Whilst I have been in retirement due to real life workload combined with an inevitable compounded sense of being a kid in a sweetshop with toothache from the last few years intensive ebay/JSA buying sprees, I received this guest post from The Woolster in Finland, one of the farther reaches of ivy outposts but a committed and highly knowledgeable one, nevertheless. Apologies to The Woolster for the delay in publishing this…
Deadstock 1950s Baseball Jacket
I like the Harrington as much as the next guy, but for some odd reason
have never got along with them personally. I find the G4 suits my shape a
little bit better than the G9, but only just a little. The humble golf
jacket, along with the Catalina, favoured by The Weejun, on the other
hand, reminds me too much of the type of jackets my dad used to wear
throughout the 80s. These are all personal gripes, of course, but the
point is I’m really not spoilt for choice when it comes to finding a nice
casual spring/summer jacket with Ivy credentials.
The baseball jacket, however, is something I’ve always had a soft spot
for, and it does seem to suit me better than any of the above. I have a
great cotton poplin example from the prepster fashion label Band of
Outsiders, but finding a nice and plain vintage one without school awards
or team insignias can prove to be tough.
So when I recently came across this deadstock 50s chambray baseball jacket
on eBay, I just knew I had to have it. It came with some soiling and
plenty of shelf dust, but a good soak in Vanish took care most of that.
Not much info to be had on ‘Bill Barton’. I only found a few references to
50s newspapers, like this 1956 advert for some very Ivy sounding men’s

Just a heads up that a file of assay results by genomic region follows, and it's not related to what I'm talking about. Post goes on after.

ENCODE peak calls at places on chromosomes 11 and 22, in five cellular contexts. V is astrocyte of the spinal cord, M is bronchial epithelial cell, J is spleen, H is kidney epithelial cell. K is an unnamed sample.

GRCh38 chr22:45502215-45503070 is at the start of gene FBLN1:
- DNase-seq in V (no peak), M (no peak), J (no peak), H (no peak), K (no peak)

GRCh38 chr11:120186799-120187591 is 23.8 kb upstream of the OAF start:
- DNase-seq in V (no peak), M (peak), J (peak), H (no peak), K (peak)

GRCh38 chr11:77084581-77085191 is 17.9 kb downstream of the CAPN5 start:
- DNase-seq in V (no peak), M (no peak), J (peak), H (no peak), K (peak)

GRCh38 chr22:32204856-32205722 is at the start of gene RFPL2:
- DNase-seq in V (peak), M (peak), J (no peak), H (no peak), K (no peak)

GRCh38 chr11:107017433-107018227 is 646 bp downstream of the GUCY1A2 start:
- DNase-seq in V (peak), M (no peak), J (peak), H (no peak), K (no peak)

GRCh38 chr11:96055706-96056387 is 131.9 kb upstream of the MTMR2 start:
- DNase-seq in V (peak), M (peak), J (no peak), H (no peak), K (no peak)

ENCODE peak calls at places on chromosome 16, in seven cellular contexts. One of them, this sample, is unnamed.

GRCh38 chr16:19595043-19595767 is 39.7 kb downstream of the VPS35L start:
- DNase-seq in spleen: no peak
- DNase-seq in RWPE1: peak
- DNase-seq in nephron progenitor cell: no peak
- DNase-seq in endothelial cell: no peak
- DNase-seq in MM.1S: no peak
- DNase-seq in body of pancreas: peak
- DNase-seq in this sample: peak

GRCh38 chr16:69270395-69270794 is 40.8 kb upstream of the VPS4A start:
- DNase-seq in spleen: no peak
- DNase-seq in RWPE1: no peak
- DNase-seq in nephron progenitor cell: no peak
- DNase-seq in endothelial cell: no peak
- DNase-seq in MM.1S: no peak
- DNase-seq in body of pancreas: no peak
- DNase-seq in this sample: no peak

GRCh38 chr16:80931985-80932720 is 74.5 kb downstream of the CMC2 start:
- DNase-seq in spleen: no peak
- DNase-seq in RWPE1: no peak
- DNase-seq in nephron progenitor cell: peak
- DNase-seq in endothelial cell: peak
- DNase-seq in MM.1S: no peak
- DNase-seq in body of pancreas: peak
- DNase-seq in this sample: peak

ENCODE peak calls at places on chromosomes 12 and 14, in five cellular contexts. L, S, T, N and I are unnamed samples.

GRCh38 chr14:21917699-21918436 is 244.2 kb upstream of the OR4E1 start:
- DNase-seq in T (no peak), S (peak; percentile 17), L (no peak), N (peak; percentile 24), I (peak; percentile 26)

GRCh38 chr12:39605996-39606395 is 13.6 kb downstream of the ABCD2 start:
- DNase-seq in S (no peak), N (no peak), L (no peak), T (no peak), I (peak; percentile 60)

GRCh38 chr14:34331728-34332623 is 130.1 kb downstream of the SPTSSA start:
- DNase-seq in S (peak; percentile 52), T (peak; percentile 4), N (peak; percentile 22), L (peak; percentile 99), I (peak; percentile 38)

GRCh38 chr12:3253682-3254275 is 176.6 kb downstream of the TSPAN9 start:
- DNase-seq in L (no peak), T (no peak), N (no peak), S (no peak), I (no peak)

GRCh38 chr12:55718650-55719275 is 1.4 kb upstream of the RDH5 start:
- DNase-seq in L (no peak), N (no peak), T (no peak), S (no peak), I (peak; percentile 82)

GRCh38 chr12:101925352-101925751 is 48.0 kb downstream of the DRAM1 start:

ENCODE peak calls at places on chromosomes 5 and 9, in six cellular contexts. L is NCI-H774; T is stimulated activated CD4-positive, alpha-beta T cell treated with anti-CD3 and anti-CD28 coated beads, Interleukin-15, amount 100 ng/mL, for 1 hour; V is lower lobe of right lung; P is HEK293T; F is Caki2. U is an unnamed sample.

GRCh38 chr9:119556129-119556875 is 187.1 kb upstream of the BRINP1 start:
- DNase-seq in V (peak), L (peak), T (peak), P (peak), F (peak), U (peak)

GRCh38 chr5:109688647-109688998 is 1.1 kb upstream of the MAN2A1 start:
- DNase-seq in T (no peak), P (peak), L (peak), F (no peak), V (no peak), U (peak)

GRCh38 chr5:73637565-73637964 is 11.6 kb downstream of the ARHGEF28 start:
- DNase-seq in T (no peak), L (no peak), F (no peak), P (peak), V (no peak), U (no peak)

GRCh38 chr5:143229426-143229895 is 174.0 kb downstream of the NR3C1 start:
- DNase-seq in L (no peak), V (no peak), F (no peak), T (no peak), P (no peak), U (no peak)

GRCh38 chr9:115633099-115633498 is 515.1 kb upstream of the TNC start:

“Bill Barton’s contour-cut looks trimmer, slimmer . . . without bag, sag,
or creeping crotch. … at about $9.95 IN STOCK FOR SPOT DELIVERY 100%
BRASS RAPID ZIPPER Guaranteed for the life of the garment GLASER BROS.”
Other than that, nothing much worthy of mention here. As I’m always
interested in the back story of the stuff I dig up, feel free to comment
below or contact me via The Weejun if you have more info on Bill Barton or
the Glaser Bros.
(Editors Note: A 1987 edition of Field & Stream Magazine shows Bill Barton as being a source for buying gear featured in the magazine and listed under ‘Illinois’ section. A further reference to a Glaser Bros can be found in the book The Business of Civil War: Military Mobilization And the State, 1861-1865 where it notes that the Indian State purchased uniforms and clothing during the Civil War from the Indianopolis branch of Glaser Bros of Cincinnati. Whether the same as Glaser Bros of St Louis? Who knows…
Adverts for Wonderlust Textures by US Royal Denims are also found in the Huntindon Post circa 1953, albeit for women’s cotton dresses.)